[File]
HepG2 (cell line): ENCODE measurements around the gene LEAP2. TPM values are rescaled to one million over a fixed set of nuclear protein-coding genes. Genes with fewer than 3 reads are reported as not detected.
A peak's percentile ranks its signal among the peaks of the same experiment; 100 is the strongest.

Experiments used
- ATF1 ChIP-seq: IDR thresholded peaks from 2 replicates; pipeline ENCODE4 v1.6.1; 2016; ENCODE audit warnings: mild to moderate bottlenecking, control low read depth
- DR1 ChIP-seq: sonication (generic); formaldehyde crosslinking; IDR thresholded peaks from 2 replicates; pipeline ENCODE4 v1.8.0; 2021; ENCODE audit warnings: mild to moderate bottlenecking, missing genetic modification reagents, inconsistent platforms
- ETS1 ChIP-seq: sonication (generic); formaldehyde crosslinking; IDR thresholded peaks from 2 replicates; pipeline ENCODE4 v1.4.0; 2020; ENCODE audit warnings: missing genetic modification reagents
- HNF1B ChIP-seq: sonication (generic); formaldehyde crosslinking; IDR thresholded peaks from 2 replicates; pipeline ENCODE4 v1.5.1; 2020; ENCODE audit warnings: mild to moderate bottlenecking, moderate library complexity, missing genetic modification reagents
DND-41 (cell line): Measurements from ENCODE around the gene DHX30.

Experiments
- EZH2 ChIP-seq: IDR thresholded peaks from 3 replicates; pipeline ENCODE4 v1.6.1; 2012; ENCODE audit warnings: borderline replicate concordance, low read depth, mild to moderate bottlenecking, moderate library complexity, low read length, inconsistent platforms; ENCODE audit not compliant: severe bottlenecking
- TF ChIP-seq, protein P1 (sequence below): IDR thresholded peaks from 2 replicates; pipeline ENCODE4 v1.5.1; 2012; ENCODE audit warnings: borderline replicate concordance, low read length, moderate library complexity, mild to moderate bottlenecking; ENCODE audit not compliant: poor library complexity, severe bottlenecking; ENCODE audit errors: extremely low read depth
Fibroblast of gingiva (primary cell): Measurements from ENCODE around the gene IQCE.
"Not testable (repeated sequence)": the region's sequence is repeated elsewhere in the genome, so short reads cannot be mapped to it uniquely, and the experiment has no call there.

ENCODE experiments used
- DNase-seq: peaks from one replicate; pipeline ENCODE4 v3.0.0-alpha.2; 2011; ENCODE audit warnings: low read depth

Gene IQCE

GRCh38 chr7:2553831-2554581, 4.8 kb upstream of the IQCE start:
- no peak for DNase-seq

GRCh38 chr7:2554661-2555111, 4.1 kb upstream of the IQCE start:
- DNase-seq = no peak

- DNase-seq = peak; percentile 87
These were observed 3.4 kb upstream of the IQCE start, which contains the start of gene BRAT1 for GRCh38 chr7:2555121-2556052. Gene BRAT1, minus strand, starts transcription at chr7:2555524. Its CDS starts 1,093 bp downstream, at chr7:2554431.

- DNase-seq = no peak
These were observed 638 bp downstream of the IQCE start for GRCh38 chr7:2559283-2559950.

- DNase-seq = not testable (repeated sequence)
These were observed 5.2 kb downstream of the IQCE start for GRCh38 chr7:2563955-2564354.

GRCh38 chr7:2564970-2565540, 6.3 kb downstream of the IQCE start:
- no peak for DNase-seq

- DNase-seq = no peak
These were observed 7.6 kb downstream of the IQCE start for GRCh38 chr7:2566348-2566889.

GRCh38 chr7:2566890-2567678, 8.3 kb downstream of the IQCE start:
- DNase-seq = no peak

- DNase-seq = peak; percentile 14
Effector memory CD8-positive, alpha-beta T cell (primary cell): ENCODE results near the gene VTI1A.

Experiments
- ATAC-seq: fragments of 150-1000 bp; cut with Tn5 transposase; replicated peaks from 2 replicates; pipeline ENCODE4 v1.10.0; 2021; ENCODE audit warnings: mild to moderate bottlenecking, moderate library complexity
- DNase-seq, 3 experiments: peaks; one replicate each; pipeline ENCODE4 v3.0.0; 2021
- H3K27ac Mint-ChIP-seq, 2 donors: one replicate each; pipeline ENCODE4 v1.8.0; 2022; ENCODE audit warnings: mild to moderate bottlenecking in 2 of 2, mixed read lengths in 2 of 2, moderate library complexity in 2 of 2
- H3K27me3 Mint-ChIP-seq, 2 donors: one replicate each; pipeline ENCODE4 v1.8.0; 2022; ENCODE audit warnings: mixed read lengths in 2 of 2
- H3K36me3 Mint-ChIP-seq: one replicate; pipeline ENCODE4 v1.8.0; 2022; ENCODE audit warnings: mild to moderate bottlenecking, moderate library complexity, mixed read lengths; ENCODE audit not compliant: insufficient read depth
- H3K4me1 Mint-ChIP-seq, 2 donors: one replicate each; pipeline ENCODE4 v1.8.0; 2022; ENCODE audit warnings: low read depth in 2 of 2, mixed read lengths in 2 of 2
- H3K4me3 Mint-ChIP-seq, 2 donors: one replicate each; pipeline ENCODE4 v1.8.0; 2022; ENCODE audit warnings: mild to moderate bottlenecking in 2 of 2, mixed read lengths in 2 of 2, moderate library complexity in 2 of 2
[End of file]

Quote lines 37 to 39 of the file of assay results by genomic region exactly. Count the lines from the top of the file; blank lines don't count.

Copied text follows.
- DNase-seq, 3 experiments: peaks; one replicate each; pipeline ENCODE4 v3.0.0; 2021
- H3K27ac Mint-ChIP-seq, 2 donors: one replicate each; pipeline ENCODE4 v1.8.0; 2022; ENCODE audit warnings: mild to moderate bottlenecking in 2 of 2, mixed read lengths in 2 of 2, moderate library complexity in 2 of 2
- H3K27me3 Mint-ChIP-seq, 2 donors: one replicate each; pipeline ENCODE4 v1.8.0; 2022; ENCODE audit warnings: mixed read lengths in 2 of 2